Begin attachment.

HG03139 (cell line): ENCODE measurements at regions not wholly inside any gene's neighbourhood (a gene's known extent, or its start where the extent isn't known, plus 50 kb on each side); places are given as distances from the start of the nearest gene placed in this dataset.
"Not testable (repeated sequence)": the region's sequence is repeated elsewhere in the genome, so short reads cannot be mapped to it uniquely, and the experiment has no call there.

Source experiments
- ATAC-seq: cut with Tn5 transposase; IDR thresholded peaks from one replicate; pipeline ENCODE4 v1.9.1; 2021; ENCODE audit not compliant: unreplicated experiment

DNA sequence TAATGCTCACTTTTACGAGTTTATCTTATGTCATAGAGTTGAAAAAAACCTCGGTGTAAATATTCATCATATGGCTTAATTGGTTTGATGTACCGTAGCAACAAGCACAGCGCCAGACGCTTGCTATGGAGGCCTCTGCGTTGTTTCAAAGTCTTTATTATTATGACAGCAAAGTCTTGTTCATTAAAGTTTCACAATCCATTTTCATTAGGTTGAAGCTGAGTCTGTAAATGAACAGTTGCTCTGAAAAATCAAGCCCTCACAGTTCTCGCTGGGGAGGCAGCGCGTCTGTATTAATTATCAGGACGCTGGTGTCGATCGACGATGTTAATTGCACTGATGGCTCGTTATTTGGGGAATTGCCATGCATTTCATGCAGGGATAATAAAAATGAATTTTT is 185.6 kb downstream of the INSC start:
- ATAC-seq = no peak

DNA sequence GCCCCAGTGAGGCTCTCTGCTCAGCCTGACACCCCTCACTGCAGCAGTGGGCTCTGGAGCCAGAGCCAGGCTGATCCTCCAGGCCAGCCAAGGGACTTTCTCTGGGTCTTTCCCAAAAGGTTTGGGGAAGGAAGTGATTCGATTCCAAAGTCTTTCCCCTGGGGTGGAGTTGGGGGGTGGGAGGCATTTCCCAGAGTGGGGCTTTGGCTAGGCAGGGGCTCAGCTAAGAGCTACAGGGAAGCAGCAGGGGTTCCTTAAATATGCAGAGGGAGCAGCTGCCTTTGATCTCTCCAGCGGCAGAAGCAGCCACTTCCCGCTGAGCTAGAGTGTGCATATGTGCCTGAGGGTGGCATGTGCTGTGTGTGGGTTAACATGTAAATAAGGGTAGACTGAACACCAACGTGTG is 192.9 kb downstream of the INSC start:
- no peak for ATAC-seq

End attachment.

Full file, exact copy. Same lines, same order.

HG03139 (cell line): ENCODE measurements at regions not wholly inside any gene's neighbourhood (a gene's known extent, or its start where the extent isn't known, plus 50 kb on each side); places are given as distances from the start of the nearest gene placed in this dataset.
"Not testable (repeated sequence)": the region's sequence is repeated elsewhere in the genome, so short reads cannot be mapped to it uniquely, and the experiment has no call there.

Source experiments
- ATAC-seq: cut with Tn5 transposase; IDR thresholded peaks from one replicate; pipeline ENCODE4 v1.9.1; 2021; ENCODE audit not compliant: unreplicated experiment

DNA sequence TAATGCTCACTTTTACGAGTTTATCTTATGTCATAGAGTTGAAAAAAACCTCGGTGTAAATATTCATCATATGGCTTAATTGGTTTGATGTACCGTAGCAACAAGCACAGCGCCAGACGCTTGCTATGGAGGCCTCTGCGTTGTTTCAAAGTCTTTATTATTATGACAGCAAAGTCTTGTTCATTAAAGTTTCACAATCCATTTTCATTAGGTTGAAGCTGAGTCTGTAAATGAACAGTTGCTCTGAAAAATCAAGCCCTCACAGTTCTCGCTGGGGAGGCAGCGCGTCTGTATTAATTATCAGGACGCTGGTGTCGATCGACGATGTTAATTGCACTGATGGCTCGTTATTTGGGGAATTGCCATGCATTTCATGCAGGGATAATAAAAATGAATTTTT is 185.6 kb downstream of the INSC start:
- ATAC-seq = no peak

DNA sequence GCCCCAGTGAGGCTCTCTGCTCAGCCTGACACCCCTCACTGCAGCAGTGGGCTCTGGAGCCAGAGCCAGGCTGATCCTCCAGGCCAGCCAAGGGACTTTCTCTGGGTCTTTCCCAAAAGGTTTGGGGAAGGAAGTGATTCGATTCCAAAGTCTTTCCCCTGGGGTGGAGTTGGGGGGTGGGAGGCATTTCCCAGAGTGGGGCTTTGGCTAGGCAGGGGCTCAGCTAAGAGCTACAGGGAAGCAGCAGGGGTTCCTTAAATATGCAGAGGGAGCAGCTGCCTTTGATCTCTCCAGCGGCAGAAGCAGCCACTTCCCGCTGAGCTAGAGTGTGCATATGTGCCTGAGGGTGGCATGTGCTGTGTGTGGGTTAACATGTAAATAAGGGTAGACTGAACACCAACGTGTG is 192.9 kb downstream of the INSC start:
- no peak for ATAC-seq